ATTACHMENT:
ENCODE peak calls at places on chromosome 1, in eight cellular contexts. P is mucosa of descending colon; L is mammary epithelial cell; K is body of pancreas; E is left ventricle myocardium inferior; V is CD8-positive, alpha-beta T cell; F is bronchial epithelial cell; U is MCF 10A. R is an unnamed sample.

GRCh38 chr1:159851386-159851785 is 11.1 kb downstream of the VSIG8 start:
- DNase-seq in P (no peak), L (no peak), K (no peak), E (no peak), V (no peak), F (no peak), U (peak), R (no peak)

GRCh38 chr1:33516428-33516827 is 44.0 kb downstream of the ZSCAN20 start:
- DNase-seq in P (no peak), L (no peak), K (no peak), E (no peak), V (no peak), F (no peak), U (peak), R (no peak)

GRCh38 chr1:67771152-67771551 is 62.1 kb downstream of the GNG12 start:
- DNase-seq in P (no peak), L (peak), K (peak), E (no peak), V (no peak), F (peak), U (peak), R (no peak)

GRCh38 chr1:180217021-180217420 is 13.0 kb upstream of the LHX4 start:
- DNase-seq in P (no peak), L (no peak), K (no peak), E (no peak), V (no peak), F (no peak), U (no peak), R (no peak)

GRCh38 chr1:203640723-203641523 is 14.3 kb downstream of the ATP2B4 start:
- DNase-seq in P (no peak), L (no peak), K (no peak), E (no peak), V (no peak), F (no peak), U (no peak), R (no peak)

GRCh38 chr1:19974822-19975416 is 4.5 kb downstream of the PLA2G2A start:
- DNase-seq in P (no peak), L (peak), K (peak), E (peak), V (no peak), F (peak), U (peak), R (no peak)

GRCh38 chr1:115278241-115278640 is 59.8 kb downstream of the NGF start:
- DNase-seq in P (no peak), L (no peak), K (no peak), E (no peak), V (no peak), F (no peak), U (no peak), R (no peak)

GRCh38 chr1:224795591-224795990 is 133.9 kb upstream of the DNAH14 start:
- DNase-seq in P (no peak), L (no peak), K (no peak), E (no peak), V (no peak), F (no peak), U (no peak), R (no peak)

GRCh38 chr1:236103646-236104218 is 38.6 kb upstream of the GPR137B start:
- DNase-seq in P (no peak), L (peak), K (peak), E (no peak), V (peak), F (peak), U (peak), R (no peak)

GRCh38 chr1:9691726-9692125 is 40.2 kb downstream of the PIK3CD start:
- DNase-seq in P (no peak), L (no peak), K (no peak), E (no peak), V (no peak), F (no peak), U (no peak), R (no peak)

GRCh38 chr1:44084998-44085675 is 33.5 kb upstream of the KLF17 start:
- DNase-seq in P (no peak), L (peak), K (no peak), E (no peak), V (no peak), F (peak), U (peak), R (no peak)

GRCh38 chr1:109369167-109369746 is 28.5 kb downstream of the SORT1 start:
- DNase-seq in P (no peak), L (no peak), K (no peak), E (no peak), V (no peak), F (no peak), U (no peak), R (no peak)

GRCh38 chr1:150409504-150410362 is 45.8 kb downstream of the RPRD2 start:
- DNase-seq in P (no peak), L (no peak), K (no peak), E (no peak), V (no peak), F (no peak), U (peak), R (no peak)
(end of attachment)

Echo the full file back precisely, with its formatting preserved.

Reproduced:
ENCODE peak calls at places on chromosome 1, in eight cellular contexts. P is mucosa of descending colon; L is mammary epithelial cell; K is body of pancreas; E is left ventricle myocardium inferior; V is CD8-positive, alpha-beta T cell; F is bronchial epithelial cell; U is MCF 10A. R is an unnamed sample.

GRCh38 chr1:159851386-159851785 is 11.1 kb downstream of the VSIG8 start:
- DNase-seq in P (no peak), L (no peak), K (no peak), E (no peak), V (no peak), F (no peak), U (peak), R (no peak)

GRCh38 chr1:33516428-33516827 is 44.0 kb downstream of the ZSCAN20 start:
- DNase-seq in P (no peak), L (no peak), K (no peak), E (no peak), V (no peak), F (no peak), U (peak), R (no peak)

GRCh38 chr1:67771152-67771551 is 62.1 kb downstream of the GNG12 start:
- DNase-seq in P (no peak), L (peak), K (peak), E (no peak), V (no peak), F (peak), U (peak), R (no peak)

GRCh38 chr1:180217021-180217420 is 13.0 kb upstream of the LHX4 start:
- DNase-seq in P (no peak), L (no peak), K (no peak), E (no peak), V (no peak), F (no peak), U (no peak), R (no peak)

GRCh38 chr1:203640723-203641523 is 14.3 kb downstream of the ATP2B4 start:
- DNase-seq in P (no peak), L (no peak), K (no peak), E (no peak), V (no peak), F (no peak), U (no peak), R (no peak)

GRCh38 chr1:19974822-19975416 is 4.5 kb downstream of the PLA2G2A start:
- DNase-seq in P (no peak), L (peak), K (peak), E (peak), V (no peak), F (peak), U (peak), R (no peak)

GRCh38 chr1:115278241-115278640 is 59.8 kb downstream of the NGF start:
- DNase-seq in P (no peak), L (no peak), K (no peak), E (no peak), V (no peak), F (no peak), U (no peak), R (no peak)

GRCh38 chr1:224795591-224795990 is 133.9 kb upstream of the DNAH14 start:
- DNase-seq in P (no peak), L (no peak), K (no peak), E (no peak), V (no peak), F (no peak), U (no peak), R (no peak)

GRCh38 chr1:236103646-236104218 is 38.6 kb upstream of the GPR137B start:
- DNase-seq in P (no peak), L (peak), K (peak), E (no peak), V (peak), F (peak), U (peak), R (no peak)

GRCh38 chr1:9691726-9692125 is 40.2 kb downstream of the PIK3CD start:
- DNase-seq in P (no peak), L (no peak), K (no peak), E (no peak), V (no peak), F (no peak), U (no peak), R (no peak)

GRCh38 chr1:44084998-44085675 is 33.5 kb upstream of the KLF17 start:
- DNase-seq in P (no peak), L (peak), K (no peak), E (no peak), V (no peak), F (peak), U (peak), R (no peak)

GRCh38 chr1:109369167-109369746 is 28.5 kb downstream of the SORT1 start:
- DNase-seq in P (no peak), L (no peak), K (no peak), E (no peak), V (no peak), F (no peak), U (no peak), R (no peak)

GRCh38 chr1:150409504-150410362 is 45.8 kb downstream of the RPRD2 start:
- DNase-seq in P (no peak), L (no peak), K (no peak), E (no peak), V (no peak), F (no peak), U (peak), R (no peak)